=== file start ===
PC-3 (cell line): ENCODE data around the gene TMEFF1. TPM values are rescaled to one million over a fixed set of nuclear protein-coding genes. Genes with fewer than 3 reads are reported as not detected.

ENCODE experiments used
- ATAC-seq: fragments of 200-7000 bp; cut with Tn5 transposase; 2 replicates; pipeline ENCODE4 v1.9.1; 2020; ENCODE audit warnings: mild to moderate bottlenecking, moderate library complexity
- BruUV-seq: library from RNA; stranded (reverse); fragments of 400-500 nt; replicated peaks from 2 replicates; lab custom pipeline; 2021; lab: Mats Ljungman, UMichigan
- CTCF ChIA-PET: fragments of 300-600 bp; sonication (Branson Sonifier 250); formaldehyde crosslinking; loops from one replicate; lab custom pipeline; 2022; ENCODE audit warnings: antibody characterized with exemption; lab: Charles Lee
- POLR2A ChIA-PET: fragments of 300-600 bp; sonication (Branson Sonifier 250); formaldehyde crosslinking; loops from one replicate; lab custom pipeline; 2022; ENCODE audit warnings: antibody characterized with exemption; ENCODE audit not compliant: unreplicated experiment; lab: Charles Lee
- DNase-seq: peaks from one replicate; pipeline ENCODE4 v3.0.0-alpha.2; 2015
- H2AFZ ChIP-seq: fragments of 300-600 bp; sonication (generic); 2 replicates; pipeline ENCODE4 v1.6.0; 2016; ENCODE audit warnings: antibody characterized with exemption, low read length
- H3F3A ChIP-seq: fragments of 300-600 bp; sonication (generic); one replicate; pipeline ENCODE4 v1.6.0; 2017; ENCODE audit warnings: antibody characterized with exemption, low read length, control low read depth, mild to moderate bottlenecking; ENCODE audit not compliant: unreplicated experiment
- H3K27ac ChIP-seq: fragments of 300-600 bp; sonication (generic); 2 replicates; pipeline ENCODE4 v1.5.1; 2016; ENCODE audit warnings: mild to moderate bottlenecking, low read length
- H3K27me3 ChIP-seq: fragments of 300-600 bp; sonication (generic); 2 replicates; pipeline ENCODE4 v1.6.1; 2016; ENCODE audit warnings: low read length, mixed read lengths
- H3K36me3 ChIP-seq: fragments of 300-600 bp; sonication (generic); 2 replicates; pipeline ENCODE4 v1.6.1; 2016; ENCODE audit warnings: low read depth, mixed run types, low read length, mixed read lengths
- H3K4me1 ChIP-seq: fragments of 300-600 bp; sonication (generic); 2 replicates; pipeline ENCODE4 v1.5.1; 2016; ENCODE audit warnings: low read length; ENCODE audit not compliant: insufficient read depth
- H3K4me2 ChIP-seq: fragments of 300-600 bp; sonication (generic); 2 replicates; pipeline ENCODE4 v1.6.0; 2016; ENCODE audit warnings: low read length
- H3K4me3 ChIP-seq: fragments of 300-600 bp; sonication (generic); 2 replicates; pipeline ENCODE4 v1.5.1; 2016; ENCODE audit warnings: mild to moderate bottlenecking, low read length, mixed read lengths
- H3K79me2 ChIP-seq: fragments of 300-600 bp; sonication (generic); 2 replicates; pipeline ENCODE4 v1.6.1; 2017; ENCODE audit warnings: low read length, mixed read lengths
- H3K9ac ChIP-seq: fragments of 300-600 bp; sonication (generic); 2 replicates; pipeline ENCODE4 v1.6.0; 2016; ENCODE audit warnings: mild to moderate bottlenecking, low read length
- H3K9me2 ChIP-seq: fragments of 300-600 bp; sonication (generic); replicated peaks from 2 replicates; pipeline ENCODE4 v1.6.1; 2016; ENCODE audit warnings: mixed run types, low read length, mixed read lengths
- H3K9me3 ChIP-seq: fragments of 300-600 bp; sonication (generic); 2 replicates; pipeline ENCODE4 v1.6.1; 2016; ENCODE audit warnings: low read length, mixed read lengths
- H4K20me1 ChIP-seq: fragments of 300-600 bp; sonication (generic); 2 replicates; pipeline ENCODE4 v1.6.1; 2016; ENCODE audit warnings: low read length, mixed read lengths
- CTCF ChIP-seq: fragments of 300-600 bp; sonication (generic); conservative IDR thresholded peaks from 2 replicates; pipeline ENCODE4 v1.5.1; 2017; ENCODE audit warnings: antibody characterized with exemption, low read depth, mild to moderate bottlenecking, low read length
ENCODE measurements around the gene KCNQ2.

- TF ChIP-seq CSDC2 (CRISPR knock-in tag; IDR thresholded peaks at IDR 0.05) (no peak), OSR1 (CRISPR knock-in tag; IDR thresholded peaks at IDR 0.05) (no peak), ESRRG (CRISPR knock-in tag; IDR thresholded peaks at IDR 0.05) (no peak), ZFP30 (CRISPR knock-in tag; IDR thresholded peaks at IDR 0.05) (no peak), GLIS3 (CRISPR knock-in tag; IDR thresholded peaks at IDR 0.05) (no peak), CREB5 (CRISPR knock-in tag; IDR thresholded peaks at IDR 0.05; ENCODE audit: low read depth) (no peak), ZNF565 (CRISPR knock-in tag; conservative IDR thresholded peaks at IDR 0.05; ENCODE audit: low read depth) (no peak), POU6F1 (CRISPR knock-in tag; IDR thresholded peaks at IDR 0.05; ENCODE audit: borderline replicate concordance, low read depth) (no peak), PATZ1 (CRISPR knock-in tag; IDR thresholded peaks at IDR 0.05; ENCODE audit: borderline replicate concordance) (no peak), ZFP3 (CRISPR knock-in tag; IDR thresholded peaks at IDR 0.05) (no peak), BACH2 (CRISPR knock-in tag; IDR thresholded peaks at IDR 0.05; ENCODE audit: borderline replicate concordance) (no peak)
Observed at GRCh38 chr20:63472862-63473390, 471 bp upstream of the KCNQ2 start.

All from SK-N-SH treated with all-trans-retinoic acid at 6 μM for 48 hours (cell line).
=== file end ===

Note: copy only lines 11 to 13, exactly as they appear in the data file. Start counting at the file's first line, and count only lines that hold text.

- H3K27me3 ChIP-seq: fragments of 300-600 bp; sonication (generic); 2 replicates; pipeline ENCODE4 v1.6.1; 2016; ENCODE audit warnings: low read length, mixed read lengths
- H3K36me3 ChIP-seq: fragments of 300-600 bp; sonication (generic); 2 replicates; pipeline ENCODE4 v1.6.1; 2016; ENCODE audit warnings: low read depth, mixed run types, low read length, mixed read lengths
- H3K4me1 ChIP-seq: fragments of 300-600 bp; sonication (generic); 2 replicates; pipeline ENCODE4 v1.5.1; 2016; ENCODE audit warnings: low read length; ENCODE audit not compliant: insufficient read depth